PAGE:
I nearly suggested to Howard Dean last summer that he needed to adopt this song as his anthem (much as Bill Clinton adopted "Don't Stop (Dreaming About Tomorrow)" by Fleetwood Mac, a shrewd choice by a shrewd man). This was when a large number of us realized that the Clinton legacy was all lies and smoke, and the last thing we needed was another Democrat who claimed he was a centrist, then turned around and did everything the Republicans had been wanting to do for twelve years (welfare 'reform', the 'Defense of Marriage' act, NAFTA, the mishandling of a national health plan, etc.). We knew that Al Gore was a hideously bad choice, and Kerry couldn't get elected dogcatcher in a county entirely populated by cats, and anyway...
Well, the chorus goes like this:
"By accepting nature's burden (I think that's what it says), we are young despite the years. We are concerned. We are young, despite the times."
Funny thing is, "nature's burden" to one side, like all great art, it says the same thing to all people, regardless of ideology. If you knock out the part about nature and put in 'God', you've got something evangelicals everywhere could sing. It appeals to liberals too, in that it suggests the eternal youth at least espoused by the remains of the '60's movement.
Ahh, but old Howard got done in by the Democratic Leadership Council, and the media. I dunno. Maybe I'll get my way and Bill Richardson will run, and I'll tell him to use the song.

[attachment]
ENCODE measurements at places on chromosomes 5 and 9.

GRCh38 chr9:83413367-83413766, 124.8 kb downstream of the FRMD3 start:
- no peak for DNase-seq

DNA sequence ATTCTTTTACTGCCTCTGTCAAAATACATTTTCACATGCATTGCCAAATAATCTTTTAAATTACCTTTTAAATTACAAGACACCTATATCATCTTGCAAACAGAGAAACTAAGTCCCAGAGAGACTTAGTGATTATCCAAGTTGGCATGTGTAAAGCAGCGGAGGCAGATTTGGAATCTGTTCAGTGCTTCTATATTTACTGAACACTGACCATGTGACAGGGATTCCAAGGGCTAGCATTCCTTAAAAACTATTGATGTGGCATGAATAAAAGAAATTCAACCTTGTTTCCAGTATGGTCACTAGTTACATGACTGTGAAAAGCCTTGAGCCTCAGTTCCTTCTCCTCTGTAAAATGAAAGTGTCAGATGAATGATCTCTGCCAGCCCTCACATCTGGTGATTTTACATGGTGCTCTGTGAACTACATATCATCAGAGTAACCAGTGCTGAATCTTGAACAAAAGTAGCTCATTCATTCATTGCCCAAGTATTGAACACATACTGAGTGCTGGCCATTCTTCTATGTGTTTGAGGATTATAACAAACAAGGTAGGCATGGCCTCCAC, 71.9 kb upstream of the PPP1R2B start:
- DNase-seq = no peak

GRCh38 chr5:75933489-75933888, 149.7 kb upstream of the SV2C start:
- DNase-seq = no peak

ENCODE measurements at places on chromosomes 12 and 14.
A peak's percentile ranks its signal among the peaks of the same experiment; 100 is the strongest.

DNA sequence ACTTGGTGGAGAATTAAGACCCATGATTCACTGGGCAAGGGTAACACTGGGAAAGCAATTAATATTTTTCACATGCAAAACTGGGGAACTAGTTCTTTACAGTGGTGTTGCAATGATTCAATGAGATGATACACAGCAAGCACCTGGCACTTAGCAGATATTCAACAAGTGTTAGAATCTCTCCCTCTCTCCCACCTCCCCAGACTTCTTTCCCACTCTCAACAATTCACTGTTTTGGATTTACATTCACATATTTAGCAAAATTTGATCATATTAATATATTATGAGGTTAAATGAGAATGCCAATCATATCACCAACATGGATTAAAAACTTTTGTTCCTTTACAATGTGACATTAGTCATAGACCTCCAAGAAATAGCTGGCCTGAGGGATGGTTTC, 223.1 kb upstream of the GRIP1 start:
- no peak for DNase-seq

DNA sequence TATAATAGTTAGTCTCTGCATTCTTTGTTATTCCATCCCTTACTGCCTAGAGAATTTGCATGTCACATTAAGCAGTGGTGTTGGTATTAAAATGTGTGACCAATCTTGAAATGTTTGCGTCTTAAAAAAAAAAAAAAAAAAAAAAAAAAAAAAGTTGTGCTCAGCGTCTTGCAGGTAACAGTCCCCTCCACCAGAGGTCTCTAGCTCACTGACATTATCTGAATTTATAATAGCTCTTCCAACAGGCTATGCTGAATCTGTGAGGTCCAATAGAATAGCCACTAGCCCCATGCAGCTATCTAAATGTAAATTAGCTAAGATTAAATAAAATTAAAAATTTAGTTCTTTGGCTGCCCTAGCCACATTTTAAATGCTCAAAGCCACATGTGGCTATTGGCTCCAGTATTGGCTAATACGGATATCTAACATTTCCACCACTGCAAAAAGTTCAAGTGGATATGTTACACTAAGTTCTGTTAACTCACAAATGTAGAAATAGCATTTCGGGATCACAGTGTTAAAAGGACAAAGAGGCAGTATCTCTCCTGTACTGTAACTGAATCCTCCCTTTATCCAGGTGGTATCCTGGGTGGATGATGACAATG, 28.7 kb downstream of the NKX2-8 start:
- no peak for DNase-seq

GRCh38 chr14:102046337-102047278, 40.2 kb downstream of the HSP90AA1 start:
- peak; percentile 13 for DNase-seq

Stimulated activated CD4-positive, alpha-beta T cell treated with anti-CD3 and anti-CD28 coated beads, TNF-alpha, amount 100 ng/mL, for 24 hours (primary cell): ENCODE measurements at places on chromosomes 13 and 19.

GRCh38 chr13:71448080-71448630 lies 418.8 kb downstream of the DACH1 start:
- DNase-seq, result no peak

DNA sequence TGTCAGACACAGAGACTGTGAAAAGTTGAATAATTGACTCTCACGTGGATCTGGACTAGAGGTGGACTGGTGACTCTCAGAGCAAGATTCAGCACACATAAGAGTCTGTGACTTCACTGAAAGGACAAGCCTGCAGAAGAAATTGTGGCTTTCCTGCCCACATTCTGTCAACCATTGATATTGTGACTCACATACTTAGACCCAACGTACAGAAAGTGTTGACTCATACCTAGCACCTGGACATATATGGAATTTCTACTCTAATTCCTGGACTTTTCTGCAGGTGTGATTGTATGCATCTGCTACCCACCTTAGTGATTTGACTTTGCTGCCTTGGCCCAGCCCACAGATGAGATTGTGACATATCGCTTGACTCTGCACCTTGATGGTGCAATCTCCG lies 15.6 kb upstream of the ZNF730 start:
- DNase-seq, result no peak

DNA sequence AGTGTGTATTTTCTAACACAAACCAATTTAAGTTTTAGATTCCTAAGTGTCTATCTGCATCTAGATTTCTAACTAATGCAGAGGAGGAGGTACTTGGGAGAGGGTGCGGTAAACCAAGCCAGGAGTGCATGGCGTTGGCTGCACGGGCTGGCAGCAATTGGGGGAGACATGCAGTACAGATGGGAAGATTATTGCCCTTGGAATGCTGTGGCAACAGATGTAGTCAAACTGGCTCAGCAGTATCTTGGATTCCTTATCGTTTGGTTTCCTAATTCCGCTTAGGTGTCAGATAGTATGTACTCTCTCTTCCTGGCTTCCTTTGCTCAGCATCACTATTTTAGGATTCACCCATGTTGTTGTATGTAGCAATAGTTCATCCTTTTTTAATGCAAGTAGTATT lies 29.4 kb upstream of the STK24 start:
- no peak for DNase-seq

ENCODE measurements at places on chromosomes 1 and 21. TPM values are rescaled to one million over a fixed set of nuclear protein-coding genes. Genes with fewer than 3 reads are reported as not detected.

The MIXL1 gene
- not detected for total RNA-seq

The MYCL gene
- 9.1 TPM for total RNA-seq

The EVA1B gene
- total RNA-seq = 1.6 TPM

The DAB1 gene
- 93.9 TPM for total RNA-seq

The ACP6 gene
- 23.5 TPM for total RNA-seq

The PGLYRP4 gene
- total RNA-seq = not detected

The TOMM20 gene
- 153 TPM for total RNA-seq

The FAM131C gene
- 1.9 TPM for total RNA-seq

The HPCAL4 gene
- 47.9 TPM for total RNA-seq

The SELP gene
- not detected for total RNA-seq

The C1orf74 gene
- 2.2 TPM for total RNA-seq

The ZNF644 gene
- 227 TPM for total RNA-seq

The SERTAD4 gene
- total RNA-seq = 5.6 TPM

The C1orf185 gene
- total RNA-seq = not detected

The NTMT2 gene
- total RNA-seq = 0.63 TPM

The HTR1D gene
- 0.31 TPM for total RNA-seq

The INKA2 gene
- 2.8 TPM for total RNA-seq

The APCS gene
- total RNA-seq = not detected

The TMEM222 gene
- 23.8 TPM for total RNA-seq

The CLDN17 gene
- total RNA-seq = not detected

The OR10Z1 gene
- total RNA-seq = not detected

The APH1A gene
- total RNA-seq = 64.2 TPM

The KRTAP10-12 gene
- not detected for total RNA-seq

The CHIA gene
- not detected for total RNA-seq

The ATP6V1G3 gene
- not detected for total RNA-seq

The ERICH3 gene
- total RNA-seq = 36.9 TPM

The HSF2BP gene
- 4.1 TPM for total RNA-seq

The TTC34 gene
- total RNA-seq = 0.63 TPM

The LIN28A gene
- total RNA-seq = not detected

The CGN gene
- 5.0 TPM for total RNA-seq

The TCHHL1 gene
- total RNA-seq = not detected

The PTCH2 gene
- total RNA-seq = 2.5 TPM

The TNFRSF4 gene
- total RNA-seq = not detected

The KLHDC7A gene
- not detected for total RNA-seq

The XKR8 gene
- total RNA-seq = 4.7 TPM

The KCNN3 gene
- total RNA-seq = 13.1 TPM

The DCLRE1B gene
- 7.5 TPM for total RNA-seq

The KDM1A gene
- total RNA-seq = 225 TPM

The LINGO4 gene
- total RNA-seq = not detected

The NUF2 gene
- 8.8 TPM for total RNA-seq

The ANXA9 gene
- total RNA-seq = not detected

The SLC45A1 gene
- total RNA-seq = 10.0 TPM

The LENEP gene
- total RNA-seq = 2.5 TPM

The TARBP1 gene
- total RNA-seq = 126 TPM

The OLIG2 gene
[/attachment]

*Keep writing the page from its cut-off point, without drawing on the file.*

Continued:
Oh hey-the best epitaph for Peter Jennings that I've seen yet is this one, tacked on to the end of 'The Daily Show' the other evening: Jon Stewart and Peter Jennings are seated side by side, both reading Tom Brokaw's The Greatest Generation.
Jennings says, "I mean, it's impolite to laugh, but..."
Stewart says, "It's like it was written by a little kid!"
I laughed out loud; something I rarely do.



Blogger carrier said...

Bro, the line is "Fly to carry each his burden." I'm not sure what that means, but the funny thing is the song is from an album titled "Life's Rich Pageant." Funny because you are of course...Rich.

6:27 PM  
Blogger Erudite Redneck said...

This comment looked lonesome here all but its ... lonseime. Now it has a companion. :-) ... Notice that I have alugged out of the Slough of Despondency over at my joint. ...

6:06 PM  
Blogger Erudite Redneck said...

damn it: slugged.

6:06 PM  
Blogger rich bachelor said...

"Fly to carry each his burden". Beautiful. Almost biblical in its choice of tense.
The chorus, of course, is:
"Ohhh...Sunny out these days. Have big problems; take this joy, wherever, wherever you go."
At least I think that's what it is. Carrier, you seem to have found a lyrics website or something that told you the goods. "Life's Rich Pageant", I'm told, is a quote from the Pink Panther movies.

9:09 PM  
Blogger carrier said...

The miracle of the internet. I've cleared up many a mystery lyric in this way. Turns out CCR wasn't giving bathroom directions after all.

10:03 PM  
Blogger rich bachelor said...

Hm. Yer up watching "Law and Order" too, huh?

10:22 PM  
Blogger carrier said...

You lost me on that one. I hit the hay shortly after that post and a bit of scribbling over at C1. Couldn't wait to get into bed with Mr. Kesey's Sailor Song.

Actually I've never watched Law and Order. But I remember when I was a kid that Dick Tracey retired from being a cop and opened a garden shop named...Lawn Order. What is the price of tea in China? Time to deliver the U.S. mail.

6:34 AM  
Blogger rich bachelor said...

And of course, I slaughtered that chorus completely: the other half is "We have hope despite the times."

2:55 PM